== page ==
Homework #2: Collecting Stream Discharge
(Due at the beginning of class, September 19, 2005)
In this homework assignment, each student will locate and print out one year’s worth of discharge data for a stream gage in Illinois. With your group, you will select gages and time periods that will enable you to compare and contrast data sets collected by the group members. We will work with the data in class on September 19, so be sure to have your data in hand when you come to class that day!
1) FIND THE SOURCE OF ILLINOIS STREAM GAGE DATA
Keep a map of Illinois handy--a road map is fine, or you can use one of the maps in the classroom. Go to the USGS web site http://water.usgs.gov/. Under "Access to water-resources data..." click “Surface Water”, and then click “Streamflow”. Under “Site Location”, click “State”, and then click “Submit”. Select “Illinois”, and under “Choose Output Format”, select “Table of sites sorted by SITE NAME grouped by COUNTY” (you’ll have to select the words “Site Name” and “County”.) Then, click the “Submit” button.
This will give you a list of all the stream gages in Illinois,
by county. (Long streams will flow through several counties, so
may choose to click "Back" and instead of selecting "county", select
unit". That will show you all the gages on each stream no matter
what county they are in.)
2) BROWSE THE DATA AVAILABLE ON THE WEB.
Pick any stream gage, and click on the Site Number. This will
take you to a site specifically for that particular gage. For
gage, it tells you the period of record—in other words, how
the USGS has been keeping records at that site, and the drainage
area of the drainage basin for the point on the stream where the gage
located. Get to know the drainage basin by going to
data for this site” and selecting such choices as “Station Site Map”,
Home Page”, and “EPA Surf Your Watershed” (click GO to visit each of
3) SELECT A SET OF DATA WITH YOUR GROUP
When you are comfortable navigating the website, with your group, collect and analyze one-year data sets that are related to each other in some way.
As a group, you will need to choose the one-year data sets and the way in which they are related. Here are some examples of ways that data sets might be related:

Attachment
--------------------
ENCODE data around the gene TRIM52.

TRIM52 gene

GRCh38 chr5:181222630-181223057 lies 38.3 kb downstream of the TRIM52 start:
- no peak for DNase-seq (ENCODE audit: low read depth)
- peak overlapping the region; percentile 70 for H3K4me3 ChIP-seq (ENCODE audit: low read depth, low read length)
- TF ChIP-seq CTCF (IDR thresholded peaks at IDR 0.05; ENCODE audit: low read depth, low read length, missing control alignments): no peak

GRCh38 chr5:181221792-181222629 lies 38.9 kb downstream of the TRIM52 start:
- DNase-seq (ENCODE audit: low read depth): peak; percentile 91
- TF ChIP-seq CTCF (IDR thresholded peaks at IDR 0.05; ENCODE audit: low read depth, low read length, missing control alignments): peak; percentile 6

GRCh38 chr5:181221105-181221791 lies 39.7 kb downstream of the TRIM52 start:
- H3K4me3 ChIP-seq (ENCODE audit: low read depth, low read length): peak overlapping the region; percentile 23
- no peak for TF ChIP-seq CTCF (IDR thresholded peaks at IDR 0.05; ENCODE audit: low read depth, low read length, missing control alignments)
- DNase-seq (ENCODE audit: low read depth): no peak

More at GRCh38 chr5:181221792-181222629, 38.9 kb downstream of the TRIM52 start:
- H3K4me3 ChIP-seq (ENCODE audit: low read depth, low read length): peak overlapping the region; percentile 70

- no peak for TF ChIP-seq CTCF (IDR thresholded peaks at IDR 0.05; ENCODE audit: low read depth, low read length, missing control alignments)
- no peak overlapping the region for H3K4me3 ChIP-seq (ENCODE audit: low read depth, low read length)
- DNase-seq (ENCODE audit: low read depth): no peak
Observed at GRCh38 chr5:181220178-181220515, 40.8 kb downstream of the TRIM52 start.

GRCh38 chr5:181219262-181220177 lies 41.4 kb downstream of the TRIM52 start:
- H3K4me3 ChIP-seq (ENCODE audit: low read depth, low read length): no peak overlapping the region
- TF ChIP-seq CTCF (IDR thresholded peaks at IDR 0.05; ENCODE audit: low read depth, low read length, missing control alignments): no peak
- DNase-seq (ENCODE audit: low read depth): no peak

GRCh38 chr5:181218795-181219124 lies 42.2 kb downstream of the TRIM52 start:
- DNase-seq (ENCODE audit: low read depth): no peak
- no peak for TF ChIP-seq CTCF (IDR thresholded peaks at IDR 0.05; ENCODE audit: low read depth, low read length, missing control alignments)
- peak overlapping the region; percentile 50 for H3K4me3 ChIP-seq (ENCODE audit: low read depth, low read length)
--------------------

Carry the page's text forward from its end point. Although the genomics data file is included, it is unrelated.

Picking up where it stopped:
* The sets of data are from different gages on
same stream, but for the same years;
* The sets of data are from the same gage on the same stream, but from different years;
* The sets of data are from different streams altogether, but the drainage areas for the streams are approximately the same (within plus or minus 10%), and the year for which data are collected is the same;
* Other (check with me first)
The group should assign each group member the task of collecting
from a specific
gage on a specific
stream for a specific year-long
Each group member is responsible for collecting at least one data set.
4) RECORD IMPORTANT INFORMATION ABOUT THE GAGE
Each group member should do the following:
Repeat Steps 1 and 2 to select the stream and gage the group has assigned you and get to know it a little better. Before doing anything else, find and record the following information:
a. Stream name
b. Location of gaging station (the town/city, the county, and the latitude/longitude)
c. Drainage area (square miles) (see Step 1, above)
d. Period of record (see Step 1, above).
5) COLLECT ONE YEAR'S WORTH OF DISCHARGE DATA
Each group member should do the following:
On the “Available Data for this Site” menu, click on “Daily Streamflow” and GO. Under “Choose Output Format”, go to the boxes in the “Retrieve data from” line, and enter the beginning and end of a one-year period. Be sure to use the correct format (YYYY-MM-DD). Also, be sure that the dates you enter fall within the period of record!
Select “Tab-Separated Data”, select “Display in Browser”, and then click the Submit button.
Print this list (it may be long--7 pages or more). Bring your
data to class with you on the day the homework is due.
6) PREPARE A BRIEF REPORT TO HAND IN
As a group, make a list of the stream name, location of gaging station (town and county), drainage area (mi2), period of record, time period of the data set, and name of the person who collected each data set. Write a brief paragraph explaining how the data sets are related to each other--that is, how they are the same, and how they are different. The list and explanatory paragraph should be no longer than a single typewritten page. Hand the report in (one report per group) at the beginning of class on September 19. Be sure to bring your data, too. Don't staple it to the report, as you will be working with it in class that day.
© 2005 Laura L. Sanders. Last updated September 12, 2005.